New Oral Option for patients with Anemia due to CKD on Dialysis | Jesduvroq

Medication Update

New Oral Option for patient with Anemia due to CKD on Dialysis

On February 1, 2023, the FDA approved GlaxoSmithKline’s oral therapy, Jesduvroq (daprodustat), for the treatment of anemia due to chronic kidney disease (CKD) on dialysis.1 Notably, sources estimate that over 500,000 patients of the 700,000+ with end-stage CKD meet the classification of being on dialysis.2

Jesduvroq is an oral hypoxia-inducible factor prolyl hydroxylase inhibitor (HIF-PHI). Jesduvroq works by inhibiting enzymes that stabilize factors which cause hypoxia and lead to transcription of erythropoietin and other genes involved in the correction of anemia.3 After more than 30 years, Jesduvroq is the first oral treatment option in a category that has been largely limited to products that require administration by injection (e.g., erythropoietin stimulating factors (ESAs), such as epoetin alfa, darbepoietin)3-6.

Approval of Jesduvroq is based on data from the ASCEND-D trial of more than 2,900 patients who received treatment for up to 4.26 years. Findings demonstrated that Jesduvroq improved or maintained the patients’ hemoglobin at target levels (10g/dL-11.5g/dL). It also achieved “non-inferiority” of MACE (Major Adverse Cardiac Events) compared to controls receiving darbepoetin or epoetin alfa after a median follow-up period of 2.5 years.3


The most common adverse reactions reported with Jesduvroq were hypertension, thrombotic vascular events, and abdominal pain. Jesduvroq is contraindicated in patients with uncontrolled hypertension and with concomitant use of strong CYP2C8 inhibitors (e.g., gemfibrozil). Similar to erythropoietin stimulating factor products, the prescribing information for Jesduroq also includes a Boxed Warning for an increased risk of thrombotic vascular events including death, myocardial infarction, stroke, venous thromboembolism, and thrombosis of vascular access.3

Jesduvroq is supplied as 1mg, 2mg, 4mg, 6mg, and 8mg tablets and administered daily without regard to the timing or type of dialysis. Jesduvroq is not indicated for use as a substitute for red blood cell transfusions in patients who require immediate correction of anemia.2 Although daprodustat is NOT approved for non-dialysis CKD patients (a much larger patient group), GlaxoSmithKline is seeking an approval in this broader CKD population. More than 1 in 7 (i.e. 15% of the US adult population or approximately 37 million people) are estimated to have CKD.7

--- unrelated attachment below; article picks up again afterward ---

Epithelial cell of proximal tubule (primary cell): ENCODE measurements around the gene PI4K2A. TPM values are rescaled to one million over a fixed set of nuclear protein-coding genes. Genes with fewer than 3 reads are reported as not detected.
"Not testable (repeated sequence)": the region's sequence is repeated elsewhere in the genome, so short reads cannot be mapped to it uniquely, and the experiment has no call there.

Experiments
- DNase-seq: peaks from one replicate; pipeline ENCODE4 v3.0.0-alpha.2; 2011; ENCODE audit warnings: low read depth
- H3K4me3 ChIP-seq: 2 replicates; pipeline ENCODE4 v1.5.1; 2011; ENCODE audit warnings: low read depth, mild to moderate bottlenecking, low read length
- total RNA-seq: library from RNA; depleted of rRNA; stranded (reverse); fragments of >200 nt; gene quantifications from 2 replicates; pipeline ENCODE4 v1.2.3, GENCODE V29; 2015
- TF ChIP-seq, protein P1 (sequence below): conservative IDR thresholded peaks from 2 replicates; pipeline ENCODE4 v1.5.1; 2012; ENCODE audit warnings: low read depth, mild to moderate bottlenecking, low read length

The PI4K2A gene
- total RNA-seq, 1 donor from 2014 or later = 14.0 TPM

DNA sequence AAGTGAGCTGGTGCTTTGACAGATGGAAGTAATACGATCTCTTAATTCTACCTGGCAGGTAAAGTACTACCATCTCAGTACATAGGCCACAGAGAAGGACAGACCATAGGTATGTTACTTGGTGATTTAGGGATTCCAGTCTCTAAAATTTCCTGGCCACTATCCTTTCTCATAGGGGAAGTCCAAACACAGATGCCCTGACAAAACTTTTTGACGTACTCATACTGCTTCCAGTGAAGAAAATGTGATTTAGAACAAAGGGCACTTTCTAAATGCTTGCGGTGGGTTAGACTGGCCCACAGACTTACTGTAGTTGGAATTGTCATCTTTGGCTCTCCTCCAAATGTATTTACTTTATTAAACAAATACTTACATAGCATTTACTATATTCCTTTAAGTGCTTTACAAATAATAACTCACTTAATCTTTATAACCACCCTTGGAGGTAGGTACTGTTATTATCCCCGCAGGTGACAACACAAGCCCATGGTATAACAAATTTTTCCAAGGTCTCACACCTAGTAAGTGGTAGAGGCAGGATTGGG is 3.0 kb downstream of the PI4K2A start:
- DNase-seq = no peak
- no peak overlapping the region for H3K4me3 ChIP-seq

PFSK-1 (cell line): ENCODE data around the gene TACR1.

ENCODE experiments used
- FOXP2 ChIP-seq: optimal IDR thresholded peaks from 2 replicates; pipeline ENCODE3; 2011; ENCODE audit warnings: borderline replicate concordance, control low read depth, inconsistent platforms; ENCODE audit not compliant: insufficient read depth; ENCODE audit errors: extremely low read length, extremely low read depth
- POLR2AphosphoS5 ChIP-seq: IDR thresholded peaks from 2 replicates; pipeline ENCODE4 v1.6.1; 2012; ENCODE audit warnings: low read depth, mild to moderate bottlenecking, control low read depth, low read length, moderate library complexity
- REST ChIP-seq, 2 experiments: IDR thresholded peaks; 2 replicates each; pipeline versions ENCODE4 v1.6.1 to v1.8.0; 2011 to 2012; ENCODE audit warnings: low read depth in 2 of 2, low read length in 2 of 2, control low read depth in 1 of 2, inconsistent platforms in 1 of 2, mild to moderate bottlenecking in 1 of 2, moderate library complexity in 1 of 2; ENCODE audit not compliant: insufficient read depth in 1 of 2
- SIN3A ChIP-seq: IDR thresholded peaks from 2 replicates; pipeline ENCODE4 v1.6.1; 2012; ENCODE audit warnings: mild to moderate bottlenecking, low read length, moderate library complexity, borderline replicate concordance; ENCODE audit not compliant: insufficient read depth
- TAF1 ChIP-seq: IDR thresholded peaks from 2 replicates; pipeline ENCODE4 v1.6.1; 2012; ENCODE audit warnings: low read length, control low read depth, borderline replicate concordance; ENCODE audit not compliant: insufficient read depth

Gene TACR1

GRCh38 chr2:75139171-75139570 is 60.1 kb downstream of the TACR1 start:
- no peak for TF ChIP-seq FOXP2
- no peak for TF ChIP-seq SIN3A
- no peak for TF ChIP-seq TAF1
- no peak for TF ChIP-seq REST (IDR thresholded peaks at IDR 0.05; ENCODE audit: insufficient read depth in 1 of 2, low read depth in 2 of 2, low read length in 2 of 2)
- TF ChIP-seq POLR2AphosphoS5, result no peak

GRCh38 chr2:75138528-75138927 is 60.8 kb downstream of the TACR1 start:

Bottom Line:

Jesduvroq offers added convenience with oral administration, but it will take time for providers to gain confidence with the product due to the long-standing track record and experience with injectable options. Annual cost for these products varies with dose.

  • Jesduvroq is estimated to cost ~ $11,000 - $25,000.
  • Injectable options (Epoetin, Procrit, Retacrit, and Aranesp) run ~ $17,000 - $41,000.

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  1. FDA approves first oral treatment for anemia caused by chronic kidney disease for adults on dialysis. News release. US Food and Drug Administration. February 1, 2023. Found at: chronic-kidney-disease-for-adults-on-dialysis-301736770.html. Accessed 02/4/2023.
  2. NIH” Kidney Disease Statistics for the United States. Found at: information/health-statistics/kidney-disease Accessed 2/6/2023.
  3. Jesduvroq. Package insert. GlaxoSmithKline. February 2023. Accessed 2/4/2023.
  4. Procrit (epoetin alfa). Janssen Pharmaceuticals. July 2018. Found at: pi.pdf. Accessed 2/4/2023.
  5. Epogen (epoetin alfa). Amgen, Inc. July 2017. Found at Accessed 2/4/2023.
  6. Aranesp (darbepoetin alfa). Amgen, Inc. January 2019. Found at: Accessed 2/4/2023.
  7. CDC. Found at Accessed 02/6/2023.